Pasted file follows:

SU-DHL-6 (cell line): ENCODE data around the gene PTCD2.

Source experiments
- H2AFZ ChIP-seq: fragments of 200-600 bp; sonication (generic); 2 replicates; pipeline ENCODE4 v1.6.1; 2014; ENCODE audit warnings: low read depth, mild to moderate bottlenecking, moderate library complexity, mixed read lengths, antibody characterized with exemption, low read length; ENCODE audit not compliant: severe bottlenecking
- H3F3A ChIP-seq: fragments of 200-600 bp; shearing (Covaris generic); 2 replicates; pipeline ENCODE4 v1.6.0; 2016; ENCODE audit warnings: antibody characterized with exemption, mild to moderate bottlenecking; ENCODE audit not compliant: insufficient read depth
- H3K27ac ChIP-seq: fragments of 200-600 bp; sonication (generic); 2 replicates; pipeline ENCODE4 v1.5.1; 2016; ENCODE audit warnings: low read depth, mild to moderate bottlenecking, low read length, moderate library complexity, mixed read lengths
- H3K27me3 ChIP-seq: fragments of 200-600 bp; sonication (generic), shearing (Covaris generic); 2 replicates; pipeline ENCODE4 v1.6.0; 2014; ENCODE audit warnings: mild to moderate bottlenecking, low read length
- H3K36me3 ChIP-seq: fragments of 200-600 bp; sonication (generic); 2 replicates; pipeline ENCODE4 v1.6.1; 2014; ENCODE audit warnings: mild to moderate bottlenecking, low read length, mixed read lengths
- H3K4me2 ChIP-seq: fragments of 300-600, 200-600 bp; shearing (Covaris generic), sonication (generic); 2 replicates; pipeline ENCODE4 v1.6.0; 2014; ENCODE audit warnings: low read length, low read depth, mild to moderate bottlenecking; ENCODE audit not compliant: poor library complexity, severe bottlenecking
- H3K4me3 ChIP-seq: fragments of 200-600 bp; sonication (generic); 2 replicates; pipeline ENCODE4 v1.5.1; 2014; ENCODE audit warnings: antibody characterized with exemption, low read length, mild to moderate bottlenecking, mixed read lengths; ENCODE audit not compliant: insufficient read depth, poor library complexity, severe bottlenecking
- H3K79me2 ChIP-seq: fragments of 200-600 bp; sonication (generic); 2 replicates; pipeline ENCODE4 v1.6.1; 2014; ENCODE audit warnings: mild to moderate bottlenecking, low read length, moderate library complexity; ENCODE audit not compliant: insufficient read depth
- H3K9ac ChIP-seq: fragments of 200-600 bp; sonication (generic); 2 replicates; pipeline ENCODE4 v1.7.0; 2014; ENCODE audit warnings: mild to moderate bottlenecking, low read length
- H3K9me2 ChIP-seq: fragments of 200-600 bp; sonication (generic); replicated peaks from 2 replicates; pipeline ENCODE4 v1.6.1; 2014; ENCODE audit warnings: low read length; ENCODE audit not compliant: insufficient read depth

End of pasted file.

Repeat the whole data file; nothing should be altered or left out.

SU-DHL-6 (cell line): ENCODE data around the gene PTCD2.

Source experiments
- H2AFZ ChIP-seq: fragments of 200-600 bp; sonication (generic); 2 replicates; pipeline ENCODE4 v1.6.1; 2014; ENCODE audit warnings: low read depth, mild to moderate bottlenecking, moderate library complexity, mixed read lengths, antibody characterized with exemption, low read length; ENCODE audit not compliant: severe bottlenecking
- H3F3A ChIP-seq: fragments of 200-600 bp; shearing (Covaris generic); 2 replicates; pipeline ENCODE4 v1.6.0; 2016; ENCODE audit warnings: antibody characterized with exemption, mild to moderate bottlenecking; ENCODE audit not compliant: insufficient read depth
- H3K27ac ChIP-seq: fragments of 200-600 bp; sonication (generic); 2 replicates; pipeline ENCODE4 v1.5.1; 2016; ENCODE audit warnings: low read depth, mild to moderate bottlenecking, low read length, moderate library complexity, mixed read lengths
- H3K27me3 ChIP-seq: fragments of 200-600 bp; sonication (generic), shearing (Covaris generic); 2 replicates; pipeline ENCODE4 v1.6.0; 2014; ENCODE audit warnings: mild to moderate bottlenecking, low read length
- H3K36me3 ChIP-seq: fragments of 200-600 bp; sonication (generic); 2 replicates; pipeline ENCODE4 v1.6.1; 2014; ENCODE audit warnings: mild to moderate bottlenecking, low read length, mixed read lengths
- H3K4me2 ChIP-seq: fragments of 300-600, 200-600 bp; shearing (Covaris generic), sonication (generic); 2 replicates; pipeline ENCODE4 v1.6.0; 2014; ENCODE audit warnings: low read length, low read depth, mild to moderate bottlenecking; ENCODE audit not compliant: poor library complexity, severe bottlenecking
- H3K4me3 ChIP-seq: fragments of 200-600 bp; sonication (generic); 2 replicates; pipeline ENCODE4 v1.5.1; 2014; ENCODE audit warnings: antibody characterized with exemption, low read length, mild to moderate bottlenecking, mixed read lengths; ENCODE audit not compliant: insufficient read depth, poor library complexity, severe bottlenecking
- H3K79me2 ChIP-seq: fragments of 200-600 bp; sonication (generic); 2 replicates; pipeline ENCODE4 v1.6.1; 2014; ENCODE audit warnings: mild to moderate bottlenecking, low read length, moderate library complexity; ENCODE audit not compliant: insufficient read depth
- H3K9ac ChIP-seq: fragments of 200-600 bp; sonication (generic); 2 replicates; pipeline ENCODE4 v1.7.0; 2014; ENCODE audit warnings: mild to moderate bottlenecking, low read length
- H3K9me2 ChIP-seq: fragments of 200-600 bp; sonication (generic); replicated peaks from 2 replicates; pipeline ENCODE4 v1.6.1; 2014; ENCODE audit warnings: low read length; ENCODE audit not compliant: insufficient read depth